I feel somewhat sad that my nephews, who are currently 17 and 14, and like-generations, will never understand what we had to endure to communicate with our friends.  Gone are the days of writing letters in long hand (do kids today even know what that is??), putting those letters in envelopes, dropping them into a giant mail box and waiting weeks, maybe months, for a response.  Making long distance phone calls to a town 15 minutes away is a thing of the past.  And don’t even get me started on the friends who didn’t have answering machines.  I’m sure I still have phone numbers burned into my finger tips from dialing them incessantly on our rotary phone until somebody finally answered.

22-amy

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Our society has gracefully surpassed hand written letters, DOS programming and the annoying pings and beeps of the dial-up connection but throughout that process we seem to have lost a bit of our patience.  If a text message is not responded to immediately, we think we are being ignored.  If an email goes without a response for 24 hours, we question if we have offended the recipient in some way.  And (God forbid) if the internet crashes, our world seems to crumble right alongside of it.

I am certainly not saying that technology and all of its advancements are not wonderful things.  If that were the case, I would not be pontificating my polysyllabic profundities through this medium.  I am simply stating that we are so anxious to feel instantaneously connected to everything and everyone that we forget how to merely connect to ourselves and slow down the pace of our lives, if only for a moment.

As ironic as it is that I am writing this post on my laptop, I feel the need to purposely unplug for at least a few hours. No Kindle, no texting, no television, no surfing the web.  I want to put a touch of history into how I spend the hours of my evening.  I want to write a letter, a real hand-written letter, to a friend I know who will only send letters this way.  I want to hold a paperback novel in my hands and I want to be able to have my brain work the way it was trained to work and not just be distracted by the millions of images on the internet.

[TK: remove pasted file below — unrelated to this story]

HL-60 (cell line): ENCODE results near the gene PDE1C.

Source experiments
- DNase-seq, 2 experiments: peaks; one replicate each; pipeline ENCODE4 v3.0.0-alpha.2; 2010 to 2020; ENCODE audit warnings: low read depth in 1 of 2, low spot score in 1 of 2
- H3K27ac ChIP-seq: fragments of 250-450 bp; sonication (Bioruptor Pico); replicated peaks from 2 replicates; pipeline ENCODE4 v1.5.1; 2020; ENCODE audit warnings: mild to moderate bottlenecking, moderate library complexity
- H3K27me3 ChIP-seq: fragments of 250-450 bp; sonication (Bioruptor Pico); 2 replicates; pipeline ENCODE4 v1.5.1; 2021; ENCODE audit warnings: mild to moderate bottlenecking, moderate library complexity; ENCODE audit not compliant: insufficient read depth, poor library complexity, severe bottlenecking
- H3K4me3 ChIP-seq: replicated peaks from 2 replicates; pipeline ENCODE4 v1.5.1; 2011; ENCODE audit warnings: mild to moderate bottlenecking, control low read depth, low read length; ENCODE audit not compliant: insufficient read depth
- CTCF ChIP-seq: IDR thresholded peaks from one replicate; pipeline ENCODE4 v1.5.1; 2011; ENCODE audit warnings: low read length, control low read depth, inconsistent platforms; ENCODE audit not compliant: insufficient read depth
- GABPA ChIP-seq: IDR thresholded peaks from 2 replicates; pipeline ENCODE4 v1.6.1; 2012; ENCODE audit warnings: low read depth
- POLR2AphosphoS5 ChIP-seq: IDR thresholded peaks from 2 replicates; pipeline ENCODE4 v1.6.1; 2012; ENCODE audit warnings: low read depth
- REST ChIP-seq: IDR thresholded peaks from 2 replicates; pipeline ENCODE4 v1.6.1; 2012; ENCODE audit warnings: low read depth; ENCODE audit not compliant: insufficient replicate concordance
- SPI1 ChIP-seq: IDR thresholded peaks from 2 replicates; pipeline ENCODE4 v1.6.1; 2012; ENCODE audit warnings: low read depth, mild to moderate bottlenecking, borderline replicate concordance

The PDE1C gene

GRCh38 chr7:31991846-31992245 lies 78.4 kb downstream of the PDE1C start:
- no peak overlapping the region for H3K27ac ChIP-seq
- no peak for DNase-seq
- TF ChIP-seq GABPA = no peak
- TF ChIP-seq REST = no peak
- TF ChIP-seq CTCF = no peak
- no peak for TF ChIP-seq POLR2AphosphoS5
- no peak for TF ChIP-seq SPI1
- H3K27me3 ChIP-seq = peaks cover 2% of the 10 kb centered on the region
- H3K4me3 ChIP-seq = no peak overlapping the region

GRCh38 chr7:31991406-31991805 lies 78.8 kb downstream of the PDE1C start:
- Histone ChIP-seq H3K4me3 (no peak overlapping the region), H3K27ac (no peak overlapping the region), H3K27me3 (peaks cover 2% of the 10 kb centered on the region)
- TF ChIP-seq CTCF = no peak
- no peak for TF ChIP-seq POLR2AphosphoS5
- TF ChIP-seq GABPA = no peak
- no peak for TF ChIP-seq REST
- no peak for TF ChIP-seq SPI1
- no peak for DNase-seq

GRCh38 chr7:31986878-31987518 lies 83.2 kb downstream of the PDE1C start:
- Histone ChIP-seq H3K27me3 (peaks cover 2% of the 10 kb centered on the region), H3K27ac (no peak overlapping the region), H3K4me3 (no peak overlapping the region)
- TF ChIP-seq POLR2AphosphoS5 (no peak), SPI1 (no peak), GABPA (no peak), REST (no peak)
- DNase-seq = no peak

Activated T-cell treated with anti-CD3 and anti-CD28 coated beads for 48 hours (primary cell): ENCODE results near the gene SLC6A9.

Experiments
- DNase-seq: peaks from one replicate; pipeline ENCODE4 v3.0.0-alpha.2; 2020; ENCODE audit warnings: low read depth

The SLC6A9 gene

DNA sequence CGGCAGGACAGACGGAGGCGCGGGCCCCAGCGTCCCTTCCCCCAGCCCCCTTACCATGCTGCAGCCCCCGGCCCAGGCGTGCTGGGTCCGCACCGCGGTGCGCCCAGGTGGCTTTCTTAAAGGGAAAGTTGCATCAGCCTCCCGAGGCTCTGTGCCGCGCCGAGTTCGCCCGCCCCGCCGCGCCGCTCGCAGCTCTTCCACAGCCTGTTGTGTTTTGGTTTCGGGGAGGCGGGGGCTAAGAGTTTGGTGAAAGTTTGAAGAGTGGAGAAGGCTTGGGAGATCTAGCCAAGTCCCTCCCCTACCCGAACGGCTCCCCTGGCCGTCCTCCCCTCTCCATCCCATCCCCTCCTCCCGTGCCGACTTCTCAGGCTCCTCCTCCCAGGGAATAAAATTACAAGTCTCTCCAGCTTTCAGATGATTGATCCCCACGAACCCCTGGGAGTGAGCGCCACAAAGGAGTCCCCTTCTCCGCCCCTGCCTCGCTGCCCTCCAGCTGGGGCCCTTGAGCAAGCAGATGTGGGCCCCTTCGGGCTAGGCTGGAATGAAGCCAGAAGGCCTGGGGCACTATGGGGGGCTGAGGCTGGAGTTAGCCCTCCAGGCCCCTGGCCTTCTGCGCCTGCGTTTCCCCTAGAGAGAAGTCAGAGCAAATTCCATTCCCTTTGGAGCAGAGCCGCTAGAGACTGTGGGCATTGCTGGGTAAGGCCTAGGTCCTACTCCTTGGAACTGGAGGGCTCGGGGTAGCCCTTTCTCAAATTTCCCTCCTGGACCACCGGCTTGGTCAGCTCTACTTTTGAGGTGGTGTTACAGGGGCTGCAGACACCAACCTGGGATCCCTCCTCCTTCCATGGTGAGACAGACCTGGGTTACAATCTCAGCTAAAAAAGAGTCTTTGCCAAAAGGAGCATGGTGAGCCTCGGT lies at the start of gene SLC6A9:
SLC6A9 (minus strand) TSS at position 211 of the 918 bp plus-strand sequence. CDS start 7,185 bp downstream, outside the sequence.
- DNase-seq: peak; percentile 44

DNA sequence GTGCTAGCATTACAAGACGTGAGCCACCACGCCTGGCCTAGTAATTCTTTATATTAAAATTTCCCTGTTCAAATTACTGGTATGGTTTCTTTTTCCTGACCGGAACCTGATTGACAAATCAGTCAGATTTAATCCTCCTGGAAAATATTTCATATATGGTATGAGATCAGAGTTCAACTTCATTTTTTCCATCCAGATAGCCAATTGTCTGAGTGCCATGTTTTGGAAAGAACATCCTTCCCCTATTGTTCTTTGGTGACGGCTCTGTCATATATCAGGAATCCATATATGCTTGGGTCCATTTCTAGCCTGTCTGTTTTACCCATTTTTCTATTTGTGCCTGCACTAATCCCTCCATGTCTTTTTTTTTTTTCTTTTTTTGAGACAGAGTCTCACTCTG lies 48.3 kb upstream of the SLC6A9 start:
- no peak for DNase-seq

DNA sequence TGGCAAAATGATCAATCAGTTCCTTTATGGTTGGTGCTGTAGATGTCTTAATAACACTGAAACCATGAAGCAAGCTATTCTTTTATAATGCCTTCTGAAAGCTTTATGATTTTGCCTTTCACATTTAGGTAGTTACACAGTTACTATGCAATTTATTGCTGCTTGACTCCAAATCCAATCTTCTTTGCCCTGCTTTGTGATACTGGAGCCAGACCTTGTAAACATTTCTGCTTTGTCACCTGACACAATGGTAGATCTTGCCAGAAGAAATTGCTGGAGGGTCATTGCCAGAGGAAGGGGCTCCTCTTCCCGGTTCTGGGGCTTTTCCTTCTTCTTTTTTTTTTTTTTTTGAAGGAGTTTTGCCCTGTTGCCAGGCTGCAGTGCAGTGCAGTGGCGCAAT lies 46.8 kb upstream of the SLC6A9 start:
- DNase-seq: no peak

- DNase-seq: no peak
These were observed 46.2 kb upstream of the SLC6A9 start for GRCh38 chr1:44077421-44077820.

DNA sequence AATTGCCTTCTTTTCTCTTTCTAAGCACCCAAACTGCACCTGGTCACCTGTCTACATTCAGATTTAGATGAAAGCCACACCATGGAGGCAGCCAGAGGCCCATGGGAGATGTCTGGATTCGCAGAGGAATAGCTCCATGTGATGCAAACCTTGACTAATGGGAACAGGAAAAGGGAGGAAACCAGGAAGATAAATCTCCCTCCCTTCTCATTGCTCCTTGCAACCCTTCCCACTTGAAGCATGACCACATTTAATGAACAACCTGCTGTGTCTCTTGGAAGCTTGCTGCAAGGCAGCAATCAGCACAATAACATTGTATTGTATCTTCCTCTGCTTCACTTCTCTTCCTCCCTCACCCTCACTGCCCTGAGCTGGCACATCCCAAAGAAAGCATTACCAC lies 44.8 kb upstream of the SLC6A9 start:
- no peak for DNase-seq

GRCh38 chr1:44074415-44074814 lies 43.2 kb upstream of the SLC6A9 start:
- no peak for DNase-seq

The internet may have changed how we communicate, how we learn and how we conduct business, but it should never have the power to change us or the things that make us infinitely human.  Technology is just a tool.  And although it can teach us many things, patience and a capacity for perseverance are not contained in its syllabus.

I’m not afraid to cry

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“There is a sacredness in tears – they are not the mark of weakness, but of power.  They are messengers of overwhelming grief, and of unspeakable love.” ~ Washington Irving

~~

Having shed my fair share of tears throughout my life, this quote struck a chord deep within my emotional register.   It has always been easy for me to soak my cheeks with salty tears and I come by it honestly.  My dad wore his heart on his sleeve and many times that same sleeve was used to wipe his tears as he watched movies, TV shows and even commercials.   When my apple fell from the family tree it landed right at his feet and I’m sure that made him cry as well.